South African multimedia artist Gabrielle Goliath deals with unprocessed traumas of slavery, colonialism and apartheid, and the consequent violence of patriarchy and rape culture that make black, brown, feminine and queer lives precarious – not only in South Africa but globally.
Gabrielle Goliath’s practice works with and within the histories, life worlds and present-day conditions of black, brown, femme and queer life, refusing its terminal demarcation within a racial-sexual paradigm of violence that governs post-colonial/post-apartheid social worlds. For Goliath, this is the life-work of mourning; “for to imagine and seek to realise the world otherwise is to bear with us those lost to or still surviving an order of violence we hope to and must transform”.
Exhibitions include among others Talbot Rice Gallery, Edinburg; Konsthall C, Stockholm; Musée d’Art Moderne, Paris. Her work features in numerous public and private collections, including the TATE Modern, Iziko South African National Gallery, Johannesburg Art Gallery, and Wits Art Museum.
At Göteborgs Konsthall, Goliath participated in the exhibition Our Red Sky 2020–2021.
The exhibition Our Red Sky
In the exhibition Our Red Sky Goliath participated with the installation This song is for … from 2019. It is a sound, video and text installation that foregrounds the lived experiences of survivors of rape, and their everyday claims to life, hope, faith and joy. This song is for … is a collection of video works, each based on a song dedicated to a survivor of rape. As collaborators on the project, each survivor was invited by Goliath to share with her a song of deep personal significance – one that evokes for them a sensory world of memory and feeling – as well as a colour of their choosing and a written reflection. Goliath then approached a number of women and gender-queer led musical ensembles asking them to interpret and perform these dedication songs. Leading South African musicians present new versions of familiar songs, including Bohemian Rhapsody, Ave Maria, and others. In the exhibition we presented five songs in a series of thirteen recorded lyrics.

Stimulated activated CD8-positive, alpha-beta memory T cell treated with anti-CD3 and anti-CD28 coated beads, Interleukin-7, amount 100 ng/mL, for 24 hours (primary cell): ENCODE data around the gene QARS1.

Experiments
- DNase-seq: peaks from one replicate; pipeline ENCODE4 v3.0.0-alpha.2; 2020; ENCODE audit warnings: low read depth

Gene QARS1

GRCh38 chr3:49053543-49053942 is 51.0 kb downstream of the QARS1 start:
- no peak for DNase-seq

In the course of each song, a sonic interference is performed; a recurring musical rupture recalling the effect of a scratched LP record. This repetitive “glitch” invites participants to immerse themselves within a sonic space of traumatic recall. Here, the violence of rape and the psychological after-lives that emerge in its wake become painfully entangled with the personal and political struggles of the survivors themselves, to life and dignity. Instead of conventional therapy, Goliath allows art to facilitate forms of empathic encounter, in which the differences that mark our experiences of the world form the basis for mutual recognition and consideration.
Goliath introducing her work
The installation evoked a lot of thoughts and feelings in our visitors. In the film clip, Goliath describes how she works to be able to tackle difficult topics, such as violence and rape, without exploiting or further perpetuating a form of violence against those who have already been exposed.